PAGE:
Saudi Arabia will call for a summit between oil-producing countries and consumer states to discuss soaring energy prices, Information and Culture Minister Iyad Madani said yesterday.
The kingdom also will work with fellow Organization of Petroleum Exporting Countries to "guarantee the availability of oil supplies now and in the future," the minister said after a meeting of the Saudi cabinet.
Madani said the kingdom had informed "all oil companies it deals with, as well as countries that consume oil, that [the kingdom] is ready to provide them with any additional oil they need."
Meanwhile, in the United States, the average retail gasoline price for regular rose another penny yesterday, to $4.02 a gallon. Analysts said the price was likely to keep rising as distributors and retailers increased prices in response to the unprecedented oil-price increases Thursday and Friday. The combined gain for those two days was 13 percent, or $16.24 a barrel.
Oil futures retreated yesterday after Treasury Secretary Henry M. Paulson Jr. said he would not rule out government intervention to stabilize the dollar - boosting its value against the euro - and after Saudi Arabia's announcement.
Light, sweet crude for July delivery fell $4.19 to settle at $134.35 a barrel in volatile trading on the New York Mercantile Exchange.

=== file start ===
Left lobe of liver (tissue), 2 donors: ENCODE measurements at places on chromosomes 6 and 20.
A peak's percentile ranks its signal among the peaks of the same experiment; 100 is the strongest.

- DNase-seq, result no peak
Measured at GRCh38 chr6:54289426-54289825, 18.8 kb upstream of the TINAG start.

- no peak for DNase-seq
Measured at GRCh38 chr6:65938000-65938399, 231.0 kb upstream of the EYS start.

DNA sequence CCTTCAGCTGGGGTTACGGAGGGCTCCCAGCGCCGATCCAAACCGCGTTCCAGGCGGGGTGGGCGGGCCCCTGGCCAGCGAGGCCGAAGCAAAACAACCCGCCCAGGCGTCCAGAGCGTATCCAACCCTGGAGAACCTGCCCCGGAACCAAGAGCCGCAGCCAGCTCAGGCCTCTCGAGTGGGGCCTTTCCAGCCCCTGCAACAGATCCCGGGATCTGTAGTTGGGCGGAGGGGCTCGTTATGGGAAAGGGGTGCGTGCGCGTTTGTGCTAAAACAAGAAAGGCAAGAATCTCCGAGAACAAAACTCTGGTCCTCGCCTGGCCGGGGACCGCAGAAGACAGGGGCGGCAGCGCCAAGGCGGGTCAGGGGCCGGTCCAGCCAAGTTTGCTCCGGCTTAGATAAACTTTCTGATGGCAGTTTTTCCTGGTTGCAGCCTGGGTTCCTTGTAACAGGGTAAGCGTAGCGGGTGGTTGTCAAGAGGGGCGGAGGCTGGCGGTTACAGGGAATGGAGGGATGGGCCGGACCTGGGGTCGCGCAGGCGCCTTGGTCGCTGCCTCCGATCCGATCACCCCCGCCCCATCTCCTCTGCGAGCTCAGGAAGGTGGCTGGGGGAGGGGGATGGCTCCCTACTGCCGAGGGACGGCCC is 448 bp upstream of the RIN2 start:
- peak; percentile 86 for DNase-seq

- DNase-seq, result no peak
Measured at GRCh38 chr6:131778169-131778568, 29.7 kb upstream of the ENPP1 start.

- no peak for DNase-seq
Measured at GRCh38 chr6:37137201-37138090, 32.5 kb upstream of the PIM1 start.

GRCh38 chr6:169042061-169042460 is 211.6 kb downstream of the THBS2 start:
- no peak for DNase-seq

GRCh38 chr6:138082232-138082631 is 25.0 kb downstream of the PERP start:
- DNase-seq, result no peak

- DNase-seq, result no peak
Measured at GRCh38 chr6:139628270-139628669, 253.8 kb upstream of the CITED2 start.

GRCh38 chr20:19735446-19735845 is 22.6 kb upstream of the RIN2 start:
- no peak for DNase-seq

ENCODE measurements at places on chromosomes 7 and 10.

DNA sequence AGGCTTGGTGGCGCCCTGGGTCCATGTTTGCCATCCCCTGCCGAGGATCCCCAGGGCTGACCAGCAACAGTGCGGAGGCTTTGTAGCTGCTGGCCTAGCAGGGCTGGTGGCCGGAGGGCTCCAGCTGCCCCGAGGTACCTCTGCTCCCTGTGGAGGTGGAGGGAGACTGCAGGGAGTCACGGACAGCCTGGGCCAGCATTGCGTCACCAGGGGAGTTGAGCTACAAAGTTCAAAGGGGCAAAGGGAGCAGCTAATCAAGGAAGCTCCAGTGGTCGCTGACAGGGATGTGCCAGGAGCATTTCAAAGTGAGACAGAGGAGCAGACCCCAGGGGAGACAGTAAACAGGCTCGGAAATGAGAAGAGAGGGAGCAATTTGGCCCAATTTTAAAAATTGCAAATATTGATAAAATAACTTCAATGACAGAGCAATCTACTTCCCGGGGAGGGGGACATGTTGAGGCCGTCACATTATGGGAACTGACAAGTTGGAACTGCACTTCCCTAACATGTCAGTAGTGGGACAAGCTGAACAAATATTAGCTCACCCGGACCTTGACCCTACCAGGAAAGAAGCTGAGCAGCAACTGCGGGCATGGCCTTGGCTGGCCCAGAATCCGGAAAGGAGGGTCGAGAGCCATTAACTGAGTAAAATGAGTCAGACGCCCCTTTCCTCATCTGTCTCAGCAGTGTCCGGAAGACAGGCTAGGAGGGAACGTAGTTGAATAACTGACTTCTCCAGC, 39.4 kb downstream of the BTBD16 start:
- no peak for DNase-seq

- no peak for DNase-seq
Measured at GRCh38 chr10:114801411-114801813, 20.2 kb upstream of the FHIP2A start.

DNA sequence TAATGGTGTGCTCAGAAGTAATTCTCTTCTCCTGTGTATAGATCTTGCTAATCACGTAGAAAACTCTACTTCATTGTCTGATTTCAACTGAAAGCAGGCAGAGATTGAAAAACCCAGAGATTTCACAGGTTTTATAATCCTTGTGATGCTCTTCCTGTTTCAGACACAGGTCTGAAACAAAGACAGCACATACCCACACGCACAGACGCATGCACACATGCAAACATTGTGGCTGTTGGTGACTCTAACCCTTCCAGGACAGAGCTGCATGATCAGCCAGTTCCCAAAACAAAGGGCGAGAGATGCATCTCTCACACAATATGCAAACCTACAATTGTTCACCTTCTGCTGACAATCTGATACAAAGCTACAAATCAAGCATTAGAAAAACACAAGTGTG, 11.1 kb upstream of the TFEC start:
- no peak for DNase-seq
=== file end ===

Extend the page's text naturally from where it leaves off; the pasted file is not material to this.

In Philadelphia and its four suburban counties in Pennsylvania yesterday, the average pump price for regular was up a penny from Sunday, to $4.09 a gallon, AAA Mid-Atlantic said. The average in the three suburban counties in South Jersey rose three cents, to $3.96.
The Philadelphia price has increased 40 cents a gallon in the last month, and it is up 44 cents in South Jersey, according to AAA.
If oil prices remain near $139 a barrel, last week's record high, gasoline prices will likely rise an additional dime in coming days, said Tom Kloza, publisher and chief oil analyst at the Oil Price Information Service in Wall, N.J.
"The numbers do have some catching up to do," Kloza said. "There's a bit of a tape delay that happens with gasoline."
AAA spokesman Geoff Sundstrom said he believed prices could rise an additional 2 to 3 cents.
Consumers are cutting back on their consumption of gasoline in response to the high prices, but gasoline producers have little choice but to keep raising prices when the cost of their chief raw material - crude oil - rises.
At $150 a barrel - the Morgan Stanley price prediction that helped ignite Friday's oil rally - gasoline would cost about $4.40 a gallon, Kloza said.
Many investors buy commodities such as oil as a hedge against inflation when the dollar weakens. But yesterday, the effect reversed: The dollar gained ground, making oil less effective as an inflation hedge. Also, a stronger dollar makes oil more expensive to investors overseas.
Madani, the Saudi cabinet minister, said his country would work to ensure there would be no "unwarranted and unnatural oil-price hikes that could affect international economies, especially those of developing countries," he said.